Initially, we wanted it to be a public domain work. We contacted the Ministry of Culture. They said the coder owns the copyright in the works created by the software. So, it couldn’t be a public domain work. I thought I should not have owned the copyright in the work, and now Mine Kaplangı, the artist representative of Deniz Yılmaz, owns it. We tried to donate the .pdf file to all the libraries in Turkey, but the General Directorate of Libraries and Publications was not sure how to do that. But the poetry book is quite accessible if you know your way around the Internet.
Deniz Yılmaz consists of several parts that could attach intellectual property rights. I shared the codes – which I wrote myself – with a GNU General Public License, 2nd version. The poetry database that Deniz Yılmaz read… Some of them are in the public domain but some are copyright protected. So I was not able to share them. The hardware is almost completely open hardware. People could do their own versions of Deniz Yılmaz. One group created Derviş Yılmaz,* that writes conservative poems.
In one of the documents you sent me for this interview, you state that ‘if we treat the code as a philosophical text that is written in a specific format, the code should be open source for us to understand the artwork.’ Could you elaborate on that?
If an artwork is closed-source, you cannot categorize it as conceptual art. The code is the technique of the work in the closed-source works. It is not different from using acrylic paint or spray paint. If it is open-source, the work changes. Then, the text – which is the code – affects the meaning of the work. It becomes internal to the work. So, I can put the code instead of the artist statement. If you have the audience for it, you could even just put the code and expect the audience to imagine the painting. Similar to Yoko Ono’s Painting for the Wind (1961).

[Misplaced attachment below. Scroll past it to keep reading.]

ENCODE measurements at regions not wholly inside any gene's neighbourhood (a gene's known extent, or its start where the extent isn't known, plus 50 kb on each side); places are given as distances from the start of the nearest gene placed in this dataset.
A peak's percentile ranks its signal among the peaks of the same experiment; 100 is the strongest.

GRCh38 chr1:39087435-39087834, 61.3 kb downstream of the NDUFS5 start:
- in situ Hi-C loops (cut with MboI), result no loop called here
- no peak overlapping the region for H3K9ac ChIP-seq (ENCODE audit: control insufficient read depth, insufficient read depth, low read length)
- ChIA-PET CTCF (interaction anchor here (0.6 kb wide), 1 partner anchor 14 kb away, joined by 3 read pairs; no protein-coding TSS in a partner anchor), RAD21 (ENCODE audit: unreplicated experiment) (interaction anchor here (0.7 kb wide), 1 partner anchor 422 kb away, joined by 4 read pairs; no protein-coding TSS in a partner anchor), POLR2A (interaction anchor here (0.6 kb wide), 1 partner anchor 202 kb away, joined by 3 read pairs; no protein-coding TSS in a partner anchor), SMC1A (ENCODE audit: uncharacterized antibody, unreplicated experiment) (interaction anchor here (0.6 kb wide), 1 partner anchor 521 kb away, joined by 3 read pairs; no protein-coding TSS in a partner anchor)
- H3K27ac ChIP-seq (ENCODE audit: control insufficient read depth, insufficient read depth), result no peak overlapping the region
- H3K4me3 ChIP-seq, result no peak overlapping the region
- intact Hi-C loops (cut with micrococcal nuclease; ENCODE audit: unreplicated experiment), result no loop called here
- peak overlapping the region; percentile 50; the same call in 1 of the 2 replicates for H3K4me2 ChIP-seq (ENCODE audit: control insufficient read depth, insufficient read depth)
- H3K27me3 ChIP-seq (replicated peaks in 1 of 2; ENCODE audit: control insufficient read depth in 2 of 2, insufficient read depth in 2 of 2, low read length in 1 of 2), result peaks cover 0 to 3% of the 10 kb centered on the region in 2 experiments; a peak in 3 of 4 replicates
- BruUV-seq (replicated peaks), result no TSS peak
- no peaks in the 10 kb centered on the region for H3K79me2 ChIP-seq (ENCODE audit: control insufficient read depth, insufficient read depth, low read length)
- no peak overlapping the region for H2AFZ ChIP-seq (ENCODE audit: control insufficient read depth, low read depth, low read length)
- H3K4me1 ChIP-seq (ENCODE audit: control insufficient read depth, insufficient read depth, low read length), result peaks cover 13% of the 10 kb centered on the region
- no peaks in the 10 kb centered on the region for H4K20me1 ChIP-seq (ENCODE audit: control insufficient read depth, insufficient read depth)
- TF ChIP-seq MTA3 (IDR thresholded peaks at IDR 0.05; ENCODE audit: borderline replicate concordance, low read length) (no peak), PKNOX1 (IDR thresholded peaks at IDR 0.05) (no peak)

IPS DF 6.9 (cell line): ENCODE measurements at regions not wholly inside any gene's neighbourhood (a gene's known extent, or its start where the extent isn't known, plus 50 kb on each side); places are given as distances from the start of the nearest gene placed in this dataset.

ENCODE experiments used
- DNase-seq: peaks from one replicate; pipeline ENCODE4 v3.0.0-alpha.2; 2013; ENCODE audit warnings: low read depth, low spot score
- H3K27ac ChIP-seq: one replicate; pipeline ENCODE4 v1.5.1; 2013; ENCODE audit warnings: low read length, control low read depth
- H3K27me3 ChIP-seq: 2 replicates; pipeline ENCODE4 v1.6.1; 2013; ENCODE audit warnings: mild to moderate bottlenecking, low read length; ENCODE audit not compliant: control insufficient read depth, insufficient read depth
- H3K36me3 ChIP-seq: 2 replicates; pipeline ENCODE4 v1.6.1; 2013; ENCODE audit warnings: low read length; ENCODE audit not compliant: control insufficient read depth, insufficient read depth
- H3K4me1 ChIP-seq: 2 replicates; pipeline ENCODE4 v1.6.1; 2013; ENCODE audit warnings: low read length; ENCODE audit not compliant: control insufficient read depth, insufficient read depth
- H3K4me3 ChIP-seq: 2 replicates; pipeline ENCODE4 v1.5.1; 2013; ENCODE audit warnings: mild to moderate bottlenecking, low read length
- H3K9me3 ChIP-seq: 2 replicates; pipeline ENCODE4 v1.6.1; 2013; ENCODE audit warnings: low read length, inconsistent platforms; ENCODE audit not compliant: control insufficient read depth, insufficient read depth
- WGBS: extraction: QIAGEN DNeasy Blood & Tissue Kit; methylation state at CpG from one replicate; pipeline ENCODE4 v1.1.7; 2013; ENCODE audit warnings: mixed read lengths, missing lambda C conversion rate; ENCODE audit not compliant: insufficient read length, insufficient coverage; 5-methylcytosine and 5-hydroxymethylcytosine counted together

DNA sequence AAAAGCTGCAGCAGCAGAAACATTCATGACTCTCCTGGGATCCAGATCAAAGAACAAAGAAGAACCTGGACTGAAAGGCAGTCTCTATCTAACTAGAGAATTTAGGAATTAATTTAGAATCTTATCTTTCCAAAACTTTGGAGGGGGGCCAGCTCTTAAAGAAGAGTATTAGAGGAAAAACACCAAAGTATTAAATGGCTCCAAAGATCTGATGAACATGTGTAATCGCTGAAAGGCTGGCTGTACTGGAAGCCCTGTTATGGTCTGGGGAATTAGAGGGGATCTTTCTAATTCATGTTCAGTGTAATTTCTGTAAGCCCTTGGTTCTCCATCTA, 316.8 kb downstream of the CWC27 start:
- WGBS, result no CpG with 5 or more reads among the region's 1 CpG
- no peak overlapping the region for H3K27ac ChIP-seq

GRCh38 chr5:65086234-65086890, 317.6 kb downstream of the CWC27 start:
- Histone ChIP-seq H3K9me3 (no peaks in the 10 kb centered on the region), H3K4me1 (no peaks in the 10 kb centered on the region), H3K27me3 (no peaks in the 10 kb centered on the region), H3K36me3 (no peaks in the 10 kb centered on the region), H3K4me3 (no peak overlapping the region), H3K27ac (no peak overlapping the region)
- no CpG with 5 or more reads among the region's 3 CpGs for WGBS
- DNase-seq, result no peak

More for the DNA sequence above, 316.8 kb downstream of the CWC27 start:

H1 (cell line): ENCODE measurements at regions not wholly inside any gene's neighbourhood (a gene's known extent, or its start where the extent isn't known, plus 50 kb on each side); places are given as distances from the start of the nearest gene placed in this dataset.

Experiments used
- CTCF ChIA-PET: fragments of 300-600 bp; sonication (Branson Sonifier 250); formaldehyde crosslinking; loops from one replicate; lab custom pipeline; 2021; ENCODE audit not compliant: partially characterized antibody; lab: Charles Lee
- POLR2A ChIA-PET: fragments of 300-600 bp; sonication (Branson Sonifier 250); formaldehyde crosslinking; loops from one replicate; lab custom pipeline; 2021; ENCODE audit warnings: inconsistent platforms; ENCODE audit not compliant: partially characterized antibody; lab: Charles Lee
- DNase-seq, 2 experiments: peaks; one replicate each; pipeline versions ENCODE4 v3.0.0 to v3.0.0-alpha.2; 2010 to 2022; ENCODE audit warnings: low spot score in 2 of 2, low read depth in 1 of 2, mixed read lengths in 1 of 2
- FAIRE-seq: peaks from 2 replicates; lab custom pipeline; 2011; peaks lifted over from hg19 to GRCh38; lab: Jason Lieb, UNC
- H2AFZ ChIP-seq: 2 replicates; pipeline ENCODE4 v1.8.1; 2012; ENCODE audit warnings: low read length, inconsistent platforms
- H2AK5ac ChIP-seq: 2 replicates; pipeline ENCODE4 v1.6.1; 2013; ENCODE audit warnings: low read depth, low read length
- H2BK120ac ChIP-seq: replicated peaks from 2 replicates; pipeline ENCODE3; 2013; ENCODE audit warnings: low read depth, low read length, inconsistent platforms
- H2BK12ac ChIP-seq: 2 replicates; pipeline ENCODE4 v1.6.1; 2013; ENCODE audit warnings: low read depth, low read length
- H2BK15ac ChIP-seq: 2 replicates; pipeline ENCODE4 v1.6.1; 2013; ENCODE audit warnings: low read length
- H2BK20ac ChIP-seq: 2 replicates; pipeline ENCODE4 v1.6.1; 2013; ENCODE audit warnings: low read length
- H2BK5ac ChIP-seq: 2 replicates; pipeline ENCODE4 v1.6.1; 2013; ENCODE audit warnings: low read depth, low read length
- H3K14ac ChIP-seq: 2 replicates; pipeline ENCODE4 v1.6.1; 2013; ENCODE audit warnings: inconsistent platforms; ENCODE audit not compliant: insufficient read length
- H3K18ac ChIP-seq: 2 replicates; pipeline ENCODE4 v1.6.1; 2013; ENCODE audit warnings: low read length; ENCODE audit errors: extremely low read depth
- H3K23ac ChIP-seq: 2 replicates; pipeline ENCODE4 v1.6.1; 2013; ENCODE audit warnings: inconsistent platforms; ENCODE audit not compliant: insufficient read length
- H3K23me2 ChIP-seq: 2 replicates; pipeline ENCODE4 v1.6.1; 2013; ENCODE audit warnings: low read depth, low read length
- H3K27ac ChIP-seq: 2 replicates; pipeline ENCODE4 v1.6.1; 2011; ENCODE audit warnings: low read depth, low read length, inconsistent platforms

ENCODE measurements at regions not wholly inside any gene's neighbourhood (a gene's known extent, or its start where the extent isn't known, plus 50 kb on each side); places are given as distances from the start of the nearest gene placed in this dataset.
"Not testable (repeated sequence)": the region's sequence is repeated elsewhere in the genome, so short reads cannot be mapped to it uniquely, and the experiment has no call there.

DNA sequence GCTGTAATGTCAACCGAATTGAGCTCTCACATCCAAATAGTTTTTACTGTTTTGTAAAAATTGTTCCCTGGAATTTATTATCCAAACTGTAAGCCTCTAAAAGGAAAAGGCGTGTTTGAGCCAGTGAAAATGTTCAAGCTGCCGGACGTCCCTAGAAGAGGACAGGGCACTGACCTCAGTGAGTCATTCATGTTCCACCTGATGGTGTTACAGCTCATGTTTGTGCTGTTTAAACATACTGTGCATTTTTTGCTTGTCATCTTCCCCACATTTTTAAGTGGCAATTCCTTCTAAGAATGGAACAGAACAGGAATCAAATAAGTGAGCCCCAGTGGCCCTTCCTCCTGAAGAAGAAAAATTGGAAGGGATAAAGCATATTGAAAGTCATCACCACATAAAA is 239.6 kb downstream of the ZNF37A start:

After Deniz Yılmaz, you worked on Çoban (The Shepherd, 2016). Could you tell me a bit about that?
The Shepherd is a kind of conceptual automata, designed to crowd-source and manage any kind of “pre-defined aim” within a budget. So, there is an aim and a budget. It utilizes humans to actualize the aim within that budget. The aim was to make an exhibition, with a budget of 3000 Turkish Liras. Since I did not know how to write the code for that back then, it was working on pseudocode. It initially published a job advertisement. It collected resumes, and statements from people that say things like ‘I can curate an exhibition’, ‘I can write artist statements’ or ‘I can help with logistics’, etc. Then, it asked one of the applicants to make a workflow for the exhibition. When it got the workflow, it asked another applicant to review the workflow. And the reviews went back to the original person who did the workflow, who then adjusted it. The whole steps went through a similar process that included 5-6 people that could not interact with each other directly. An imaginary person called ‘Sabiha Akman’, who uses a very plain language ran the whole process. For example, she asks an applicant to find a name for the exhibition. If the applicant asks for elaboration, she replies ‘I don’t know’. The name – Hayalimdeki Ev (House of My Dreams) – was decided before the crowd-sourcing. Then it ran the workflow, starting with making the applicants write a manifesto for it. It made someone translate it to English, someone else to prepare an artist agreement. Then it published an open call and got submissions from ten countries. And it assigned juries from applicants, who selected the works that would participate in the exhibition. Then, it assigned the logistic duties to some applicants, so someone brought the artworks and hung them. We already had an exhibition space for it. The cost was around 2500 Turkish Liras.